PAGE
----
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Safe sex and Travels: Five things you should know

Travellers are important in the spread of diseases including sexually transmitted diseases (STDs). Syphilis was introduced to Europe by Iberian sailors, and the spread of STDs and measles in the Pacific Islands was due to Cook’s sailors. Elsewhere, STDs spread by traders and military expeditions. A more recent example is the spread of fluoroquinolone-resistant Neisseria gonorrhea across national borders.

STDs do not respect geographical boundaries, but unfortunately many travellers believe they are immune to them. What is worse is that some of the diseases do not manifest symptoms early and people go about with them while infected, and that is a huge problem. The disease then gets continually spread to other sexual partners with increasing risk of their associated complications in the infected persons.

Sexually transmitted diseases (STDs) are responsible for a variety of acute and chronic medical problems. These include lower and upper genital tract infections; their complications in women include pelvic inflammatory disease, infertility, ectopic pregnancy, and chronic pelvic pain.

STDs can also cause chronic liver diseases, cancer caused by hepatitis B (HBV) and C infection, genital cancer due to several types of papillomavirus, and AIDS, caused by HIV. The role of several STDs in amplifying the risk of acquisition or transmission of HIV itself is fully recognized, making prevention of infection with STDs a mainstay of HIV-AIDS prevention.

The following are important information the traveller should know as they move around the world:

STD cases are increasing in many countries

The Centers for Disease Control and Prevention (CDC) reports that since 2013 in the United States, gonorrhea cases have increased by 67 percent, syphilis cases by 76 percent , and chlamydia cases by 22 percent . Syphilis cases also increased rapidly in Japan, with 6,096 cases in 2018 compared to 621 in 2010. Countries such as Canada, the United Kingdom, and many others across Europe and Asia have also reported significant increases in these STDs.

The rise in STDs is due in part to more relaxed attitudes towards unprotected sex and reduced condom use. With the ease of international travel, STDs can also spread faster. The most common STDs in returning travellers include chlamydia, gonorrhea, syphilis, herpes, and chancroid.

Travellers who have been sexually active abroad have also reported hepatitis B and C and HIV infections. Others include Bacterial vaginosis, lymphogranuloma venereum (LGV), human papillomavirus (HPV), human immunodeficiency virus (HIV), Zika virus, trichomoniasis and pubic lice.

What are the symptoms of STDs?

STDs can be asymptomatic in both sexes. Though, in men, it can manifest as: pain while urinating, testicular pain, and discharge from the penis or anus. In women: profuse and foul-smelling vagina discharge, lower abdominal pain, bleeding between periods. Both sexes can experience unexplained rash or ulcers on the skin, genitals, or throat.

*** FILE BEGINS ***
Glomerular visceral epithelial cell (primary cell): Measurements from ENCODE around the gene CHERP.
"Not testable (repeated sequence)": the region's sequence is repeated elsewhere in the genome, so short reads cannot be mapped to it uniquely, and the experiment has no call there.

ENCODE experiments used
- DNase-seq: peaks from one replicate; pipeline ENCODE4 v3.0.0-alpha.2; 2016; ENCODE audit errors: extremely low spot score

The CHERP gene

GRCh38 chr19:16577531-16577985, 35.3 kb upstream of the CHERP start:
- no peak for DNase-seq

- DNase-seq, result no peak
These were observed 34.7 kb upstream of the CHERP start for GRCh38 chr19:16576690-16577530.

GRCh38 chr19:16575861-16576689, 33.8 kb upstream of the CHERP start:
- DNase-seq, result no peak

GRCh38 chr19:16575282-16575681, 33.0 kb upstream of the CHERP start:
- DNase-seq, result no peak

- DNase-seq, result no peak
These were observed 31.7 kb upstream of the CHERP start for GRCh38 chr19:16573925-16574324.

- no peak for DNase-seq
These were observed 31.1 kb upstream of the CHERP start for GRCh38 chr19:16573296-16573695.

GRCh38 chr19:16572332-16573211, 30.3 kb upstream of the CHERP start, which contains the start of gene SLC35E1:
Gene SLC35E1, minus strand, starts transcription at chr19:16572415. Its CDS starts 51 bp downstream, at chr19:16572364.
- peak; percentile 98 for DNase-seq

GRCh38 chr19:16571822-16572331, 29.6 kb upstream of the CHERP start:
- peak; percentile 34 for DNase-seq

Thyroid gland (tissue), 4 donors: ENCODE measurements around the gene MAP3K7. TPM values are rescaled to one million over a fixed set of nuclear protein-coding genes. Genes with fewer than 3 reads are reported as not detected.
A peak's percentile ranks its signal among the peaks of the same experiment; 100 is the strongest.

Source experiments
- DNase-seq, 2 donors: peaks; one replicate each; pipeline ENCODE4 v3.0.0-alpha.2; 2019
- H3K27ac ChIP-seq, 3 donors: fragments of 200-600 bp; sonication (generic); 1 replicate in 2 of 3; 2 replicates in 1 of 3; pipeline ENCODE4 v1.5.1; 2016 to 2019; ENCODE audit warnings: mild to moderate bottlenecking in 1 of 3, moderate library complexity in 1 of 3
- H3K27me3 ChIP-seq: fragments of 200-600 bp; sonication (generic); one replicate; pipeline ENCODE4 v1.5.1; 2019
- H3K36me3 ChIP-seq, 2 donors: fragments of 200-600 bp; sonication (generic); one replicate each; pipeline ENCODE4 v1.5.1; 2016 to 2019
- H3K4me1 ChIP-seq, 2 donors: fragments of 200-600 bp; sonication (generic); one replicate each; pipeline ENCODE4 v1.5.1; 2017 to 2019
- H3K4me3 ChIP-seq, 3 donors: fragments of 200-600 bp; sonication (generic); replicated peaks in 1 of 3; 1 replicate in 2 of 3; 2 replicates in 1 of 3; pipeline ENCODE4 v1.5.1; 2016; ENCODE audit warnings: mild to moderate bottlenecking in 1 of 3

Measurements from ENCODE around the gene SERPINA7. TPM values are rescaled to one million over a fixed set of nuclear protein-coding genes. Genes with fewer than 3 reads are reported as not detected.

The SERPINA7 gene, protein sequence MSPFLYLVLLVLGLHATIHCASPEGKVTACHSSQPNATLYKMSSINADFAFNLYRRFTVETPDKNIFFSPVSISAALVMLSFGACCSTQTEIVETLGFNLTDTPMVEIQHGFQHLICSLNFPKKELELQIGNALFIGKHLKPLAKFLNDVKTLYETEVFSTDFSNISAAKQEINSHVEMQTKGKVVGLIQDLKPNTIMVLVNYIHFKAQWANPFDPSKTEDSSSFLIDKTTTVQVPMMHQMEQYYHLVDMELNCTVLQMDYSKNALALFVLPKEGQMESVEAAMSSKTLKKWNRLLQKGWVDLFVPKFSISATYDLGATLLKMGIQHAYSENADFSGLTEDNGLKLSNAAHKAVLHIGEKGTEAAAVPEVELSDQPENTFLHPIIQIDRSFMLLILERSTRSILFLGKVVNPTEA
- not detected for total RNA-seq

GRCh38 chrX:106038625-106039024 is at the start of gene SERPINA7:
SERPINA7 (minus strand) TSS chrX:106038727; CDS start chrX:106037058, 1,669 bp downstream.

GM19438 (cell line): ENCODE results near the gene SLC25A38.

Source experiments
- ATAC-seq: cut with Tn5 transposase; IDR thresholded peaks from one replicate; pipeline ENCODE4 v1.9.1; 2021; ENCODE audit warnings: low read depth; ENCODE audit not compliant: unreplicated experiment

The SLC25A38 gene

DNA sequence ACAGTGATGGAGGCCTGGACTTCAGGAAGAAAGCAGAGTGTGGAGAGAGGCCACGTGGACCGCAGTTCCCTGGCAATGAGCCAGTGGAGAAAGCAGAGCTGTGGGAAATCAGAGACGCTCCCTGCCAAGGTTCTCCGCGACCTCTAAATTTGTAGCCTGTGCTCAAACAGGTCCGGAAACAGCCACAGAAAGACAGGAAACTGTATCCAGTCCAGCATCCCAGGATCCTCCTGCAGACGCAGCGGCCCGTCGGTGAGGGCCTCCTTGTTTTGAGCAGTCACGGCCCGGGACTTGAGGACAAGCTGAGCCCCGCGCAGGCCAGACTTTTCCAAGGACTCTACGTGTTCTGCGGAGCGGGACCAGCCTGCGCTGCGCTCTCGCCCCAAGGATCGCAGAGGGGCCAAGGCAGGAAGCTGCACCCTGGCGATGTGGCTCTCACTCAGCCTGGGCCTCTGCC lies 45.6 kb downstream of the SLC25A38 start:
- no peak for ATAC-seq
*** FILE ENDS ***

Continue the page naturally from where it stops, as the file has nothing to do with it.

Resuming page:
What do I do if I think I have an STD?

Do not have sex. Talk to your doctor as soon as possible. Get tested for STDs. Be open and honest about your sexual history and travels. Notify your recent sexual partners and encourage them to get tested as they may also be infected. Treating STDs early will prevent more serious and long-term complications and prevent spread to your sexual partners.

You can reduce your risk of STDs

All travellers who have sexual intercourse with a new partner are at risk of acquiring STDs. However, if you do decide to be sexually active while abroad, there are ways you can reduce your risk.

Get pre-travel health advice from a healthcare practitioner before you depart.

Consult your doctor about Hepatitis B and Human Papillomavirus (HPV) vaccination. These are the only STIs that can be prevented by vaccination.

Pack an adequate supply of male and/or female condoms – regardless of whether you intend to have sex or not. The availability and quality of condoms may vary at your destination. Always use a condom with a new partner. Note that condoms will not provide full protection against STIs such as herpes, genital warts, pubic lice, and scabies. However, they do prevent against unwanted pregnancy and other STIs, including HIV. Store condoms correctly and check their expiration date before use.

Limit your sexual partners. Exercise caution when using alcohol or drugs as these can affect your judgement and may increase your risk of unprotected or unwanted sex. Make an appointment with a healthcare practitioner if you have unprotected sexual intercourse or suspect an STD.

Use birth control

You might consider an Implant or IUD contraceptive if you are on a long-term travel. If you do take the pill, set a calendar reminder instead of a clock-based alarm on your phone. That way, you ensure you take the pill same time every day regardless of time variation at your destination. It is advised to have extra of the pills at hand, even if you are traveling to a country where the pill is available over the counter. Endeavour to carry along emergency contraception, should in case your condom bursts!

Remember the worldwide emergency number. It is 112. It is free of charge and it works. Travel healthy, Stay healthy and return healthy!

 

Adeniyi Bukola, Consultant Family Physician and Travel Medicine Physician

Q –Life Family Clinic

qlifeadvisory@outlook.com.

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